Spirited Debate on LO LO6722

Tue, 16 Apr 1996 09:00:17 -0400

Replying to LO6665 --

In a message dated 96-04-14 15:04:07 EDT, Bill Fulkerson wrote:

>Conflict, as a temporary intervention, can be useful to promote
>learning. Few of us can assume the detached position of an
>observer required to benefit from any but the shortest term

I agree, Bill. But e_mail conflicts fit your definition perfectly.

Also, I promote a degree of conflict in "my" organizations. I tell folks:

"We want to be a best ideas company. With that in mind, here
are the rules:

1. Before we make a decision, it is your obligation to forcefully but
logically argue your view, your approach, your IDEA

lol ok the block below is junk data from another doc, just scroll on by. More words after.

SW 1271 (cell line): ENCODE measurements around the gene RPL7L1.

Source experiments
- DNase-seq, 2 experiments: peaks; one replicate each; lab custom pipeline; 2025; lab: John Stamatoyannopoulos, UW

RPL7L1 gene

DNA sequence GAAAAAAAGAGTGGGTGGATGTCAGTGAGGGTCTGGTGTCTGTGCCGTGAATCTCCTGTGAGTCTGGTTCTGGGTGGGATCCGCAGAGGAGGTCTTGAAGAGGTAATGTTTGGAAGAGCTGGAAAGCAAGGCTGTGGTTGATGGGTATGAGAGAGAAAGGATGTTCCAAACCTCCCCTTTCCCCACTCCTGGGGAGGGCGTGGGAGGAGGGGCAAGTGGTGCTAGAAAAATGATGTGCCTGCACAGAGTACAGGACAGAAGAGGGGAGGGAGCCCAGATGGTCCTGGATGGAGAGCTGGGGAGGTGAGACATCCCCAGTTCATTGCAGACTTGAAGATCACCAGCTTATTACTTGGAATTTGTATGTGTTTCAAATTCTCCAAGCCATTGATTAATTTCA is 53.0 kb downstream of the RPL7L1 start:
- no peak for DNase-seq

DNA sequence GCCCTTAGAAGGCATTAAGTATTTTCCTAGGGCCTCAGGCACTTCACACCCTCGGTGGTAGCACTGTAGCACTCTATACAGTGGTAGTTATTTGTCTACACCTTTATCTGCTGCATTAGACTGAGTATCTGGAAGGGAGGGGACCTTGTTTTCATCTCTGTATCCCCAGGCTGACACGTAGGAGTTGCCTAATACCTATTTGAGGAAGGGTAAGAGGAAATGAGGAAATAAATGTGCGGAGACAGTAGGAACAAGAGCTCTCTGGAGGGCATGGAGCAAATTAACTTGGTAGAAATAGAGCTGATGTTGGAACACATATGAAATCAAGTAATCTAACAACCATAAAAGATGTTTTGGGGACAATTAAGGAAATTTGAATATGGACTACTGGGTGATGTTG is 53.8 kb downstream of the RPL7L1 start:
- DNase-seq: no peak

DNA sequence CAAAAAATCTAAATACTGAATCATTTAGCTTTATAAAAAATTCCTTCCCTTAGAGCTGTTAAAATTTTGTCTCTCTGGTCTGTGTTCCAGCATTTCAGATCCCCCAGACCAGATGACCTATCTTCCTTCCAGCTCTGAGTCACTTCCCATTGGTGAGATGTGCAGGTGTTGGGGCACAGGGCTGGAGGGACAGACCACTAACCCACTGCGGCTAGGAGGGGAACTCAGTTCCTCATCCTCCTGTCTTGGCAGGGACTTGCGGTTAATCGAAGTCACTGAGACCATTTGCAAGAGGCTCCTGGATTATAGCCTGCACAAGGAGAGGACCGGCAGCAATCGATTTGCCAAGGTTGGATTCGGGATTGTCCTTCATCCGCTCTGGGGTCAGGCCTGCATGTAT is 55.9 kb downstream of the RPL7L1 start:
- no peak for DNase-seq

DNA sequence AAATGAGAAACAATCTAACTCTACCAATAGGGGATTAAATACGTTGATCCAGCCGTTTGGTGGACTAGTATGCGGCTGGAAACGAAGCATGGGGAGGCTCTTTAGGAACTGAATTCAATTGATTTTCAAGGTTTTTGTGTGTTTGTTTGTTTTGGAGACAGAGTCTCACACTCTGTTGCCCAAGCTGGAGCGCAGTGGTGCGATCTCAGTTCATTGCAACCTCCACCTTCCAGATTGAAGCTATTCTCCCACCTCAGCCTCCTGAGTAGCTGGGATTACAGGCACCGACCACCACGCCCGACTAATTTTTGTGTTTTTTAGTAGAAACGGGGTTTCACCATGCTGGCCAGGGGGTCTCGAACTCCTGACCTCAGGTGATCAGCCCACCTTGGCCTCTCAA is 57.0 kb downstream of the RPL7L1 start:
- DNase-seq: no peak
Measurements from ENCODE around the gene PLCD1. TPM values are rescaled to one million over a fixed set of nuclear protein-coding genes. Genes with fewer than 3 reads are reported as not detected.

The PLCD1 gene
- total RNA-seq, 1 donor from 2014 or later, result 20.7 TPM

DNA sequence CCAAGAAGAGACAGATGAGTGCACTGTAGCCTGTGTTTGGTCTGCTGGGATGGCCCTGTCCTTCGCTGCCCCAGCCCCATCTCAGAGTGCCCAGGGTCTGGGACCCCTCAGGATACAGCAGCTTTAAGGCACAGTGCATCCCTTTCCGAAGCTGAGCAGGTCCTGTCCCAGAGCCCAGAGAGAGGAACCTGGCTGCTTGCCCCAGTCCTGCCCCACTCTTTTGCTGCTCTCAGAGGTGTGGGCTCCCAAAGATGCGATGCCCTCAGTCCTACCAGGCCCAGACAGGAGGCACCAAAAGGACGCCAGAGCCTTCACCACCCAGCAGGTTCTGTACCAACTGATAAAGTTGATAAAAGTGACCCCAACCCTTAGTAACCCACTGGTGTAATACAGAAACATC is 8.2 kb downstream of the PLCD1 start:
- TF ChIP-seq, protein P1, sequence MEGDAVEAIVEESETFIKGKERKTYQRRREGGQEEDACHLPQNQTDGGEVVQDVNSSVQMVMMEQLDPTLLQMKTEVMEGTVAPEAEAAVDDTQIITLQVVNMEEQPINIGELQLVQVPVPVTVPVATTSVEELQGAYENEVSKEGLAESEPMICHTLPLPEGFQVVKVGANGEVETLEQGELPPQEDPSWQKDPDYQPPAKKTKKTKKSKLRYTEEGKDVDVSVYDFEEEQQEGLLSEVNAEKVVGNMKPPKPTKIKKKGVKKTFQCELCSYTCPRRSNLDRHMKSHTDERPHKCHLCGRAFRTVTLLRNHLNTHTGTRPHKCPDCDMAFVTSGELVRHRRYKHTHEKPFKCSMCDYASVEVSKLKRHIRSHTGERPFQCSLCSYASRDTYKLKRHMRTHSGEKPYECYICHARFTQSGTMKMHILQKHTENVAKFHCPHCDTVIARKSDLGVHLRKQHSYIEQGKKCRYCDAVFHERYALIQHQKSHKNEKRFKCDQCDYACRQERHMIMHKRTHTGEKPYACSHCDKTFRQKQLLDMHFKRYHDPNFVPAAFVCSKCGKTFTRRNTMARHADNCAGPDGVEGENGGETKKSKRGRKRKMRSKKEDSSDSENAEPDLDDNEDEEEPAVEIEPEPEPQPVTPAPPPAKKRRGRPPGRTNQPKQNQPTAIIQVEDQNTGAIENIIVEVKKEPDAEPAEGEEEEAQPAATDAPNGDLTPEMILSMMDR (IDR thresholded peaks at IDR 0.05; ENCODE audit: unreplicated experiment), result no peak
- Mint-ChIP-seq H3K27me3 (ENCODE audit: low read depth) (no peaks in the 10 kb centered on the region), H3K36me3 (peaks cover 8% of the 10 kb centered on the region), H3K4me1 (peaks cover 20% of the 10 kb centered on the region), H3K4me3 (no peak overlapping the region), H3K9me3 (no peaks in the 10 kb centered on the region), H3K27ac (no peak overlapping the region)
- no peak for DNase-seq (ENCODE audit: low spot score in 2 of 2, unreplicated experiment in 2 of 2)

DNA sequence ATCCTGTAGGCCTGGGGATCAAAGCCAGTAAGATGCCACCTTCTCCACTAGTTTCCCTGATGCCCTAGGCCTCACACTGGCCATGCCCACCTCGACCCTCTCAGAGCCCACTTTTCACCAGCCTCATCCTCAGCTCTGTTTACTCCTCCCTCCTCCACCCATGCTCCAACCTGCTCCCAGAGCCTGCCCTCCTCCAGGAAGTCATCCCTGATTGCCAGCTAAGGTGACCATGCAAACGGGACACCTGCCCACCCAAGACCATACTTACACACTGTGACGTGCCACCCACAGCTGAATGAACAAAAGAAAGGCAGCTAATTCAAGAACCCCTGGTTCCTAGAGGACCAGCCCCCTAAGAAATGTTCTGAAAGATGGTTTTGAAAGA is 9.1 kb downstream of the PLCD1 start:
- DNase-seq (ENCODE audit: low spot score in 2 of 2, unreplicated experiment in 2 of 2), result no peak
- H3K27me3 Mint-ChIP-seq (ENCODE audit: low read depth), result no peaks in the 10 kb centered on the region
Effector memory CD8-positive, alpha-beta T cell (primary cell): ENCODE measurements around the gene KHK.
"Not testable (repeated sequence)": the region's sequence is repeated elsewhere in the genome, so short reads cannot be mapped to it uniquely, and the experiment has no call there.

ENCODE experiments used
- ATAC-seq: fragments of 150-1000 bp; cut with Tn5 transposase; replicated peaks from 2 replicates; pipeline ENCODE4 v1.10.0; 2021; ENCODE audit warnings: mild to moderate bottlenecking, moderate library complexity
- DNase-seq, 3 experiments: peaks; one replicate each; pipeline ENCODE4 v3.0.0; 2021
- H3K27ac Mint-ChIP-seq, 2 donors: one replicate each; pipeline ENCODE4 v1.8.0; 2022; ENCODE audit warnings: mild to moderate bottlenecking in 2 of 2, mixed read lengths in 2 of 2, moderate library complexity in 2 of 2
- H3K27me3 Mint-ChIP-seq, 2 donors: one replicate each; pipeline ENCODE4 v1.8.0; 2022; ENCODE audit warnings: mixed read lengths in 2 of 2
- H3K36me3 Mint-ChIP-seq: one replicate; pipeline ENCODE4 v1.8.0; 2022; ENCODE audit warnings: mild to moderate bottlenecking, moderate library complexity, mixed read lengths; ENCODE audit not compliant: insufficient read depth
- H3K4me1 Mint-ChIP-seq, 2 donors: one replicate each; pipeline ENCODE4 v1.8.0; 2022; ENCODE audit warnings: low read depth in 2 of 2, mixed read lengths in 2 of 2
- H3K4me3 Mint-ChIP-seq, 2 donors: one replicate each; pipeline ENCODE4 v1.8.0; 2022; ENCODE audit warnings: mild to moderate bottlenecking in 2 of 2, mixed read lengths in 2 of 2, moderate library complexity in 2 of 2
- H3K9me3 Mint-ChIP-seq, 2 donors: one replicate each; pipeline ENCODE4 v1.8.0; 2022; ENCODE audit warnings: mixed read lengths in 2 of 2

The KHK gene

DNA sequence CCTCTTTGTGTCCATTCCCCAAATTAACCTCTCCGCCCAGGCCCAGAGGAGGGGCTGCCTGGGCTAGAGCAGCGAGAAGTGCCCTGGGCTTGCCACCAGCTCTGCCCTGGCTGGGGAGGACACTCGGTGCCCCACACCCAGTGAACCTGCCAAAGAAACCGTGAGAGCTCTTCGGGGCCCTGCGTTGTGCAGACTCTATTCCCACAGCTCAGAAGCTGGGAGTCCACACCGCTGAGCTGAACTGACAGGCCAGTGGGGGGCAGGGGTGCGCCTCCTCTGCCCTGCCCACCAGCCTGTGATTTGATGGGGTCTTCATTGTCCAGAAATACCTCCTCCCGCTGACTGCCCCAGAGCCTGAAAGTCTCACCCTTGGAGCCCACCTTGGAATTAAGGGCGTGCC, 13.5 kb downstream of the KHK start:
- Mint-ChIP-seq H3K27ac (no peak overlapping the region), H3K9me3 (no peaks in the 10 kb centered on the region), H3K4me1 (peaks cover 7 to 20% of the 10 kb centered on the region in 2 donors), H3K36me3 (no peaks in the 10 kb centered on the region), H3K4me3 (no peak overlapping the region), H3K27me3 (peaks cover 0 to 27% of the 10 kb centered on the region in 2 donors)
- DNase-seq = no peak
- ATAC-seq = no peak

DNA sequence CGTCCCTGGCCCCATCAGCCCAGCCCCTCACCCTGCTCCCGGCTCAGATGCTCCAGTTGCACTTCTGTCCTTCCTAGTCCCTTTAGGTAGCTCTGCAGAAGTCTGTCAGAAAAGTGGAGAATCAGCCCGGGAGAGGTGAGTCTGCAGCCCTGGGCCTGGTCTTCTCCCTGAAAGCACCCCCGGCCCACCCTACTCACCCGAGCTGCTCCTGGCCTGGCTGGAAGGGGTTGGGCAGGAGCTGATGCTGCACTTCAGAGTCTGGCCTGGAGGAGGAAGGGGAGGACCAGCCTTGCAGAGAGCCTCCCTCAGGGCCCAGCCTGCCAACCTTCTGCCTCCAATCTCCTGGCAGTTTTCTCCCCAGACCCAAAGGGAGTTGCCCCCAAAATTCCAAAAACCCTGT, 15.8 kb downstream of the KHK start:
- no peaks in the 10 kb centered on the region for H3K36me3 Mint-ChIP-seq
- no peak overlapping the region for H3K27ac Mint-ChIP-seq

2. Let's assume that I have 51% of the voting "shares" in a big decision
and each of you have 49%. If we BOTH do our job, you really have 98%
of the "authority" in that I should never (rarely?) be required to
exercise the 2% "edge".

3. Once the decision is made we all go that way 110%. The old discussion
stops but NEW discussions on how to IMPROVE on what we decided are
required because we are back at step one.

Normally, this works very, very well. It takes awhile for new people to
truly tell me as the CEO: "That's silly, you forgot X!" and trust that
they will not only still have a job but could conievably be promoted after
such a discussion.

Hal Popplewell



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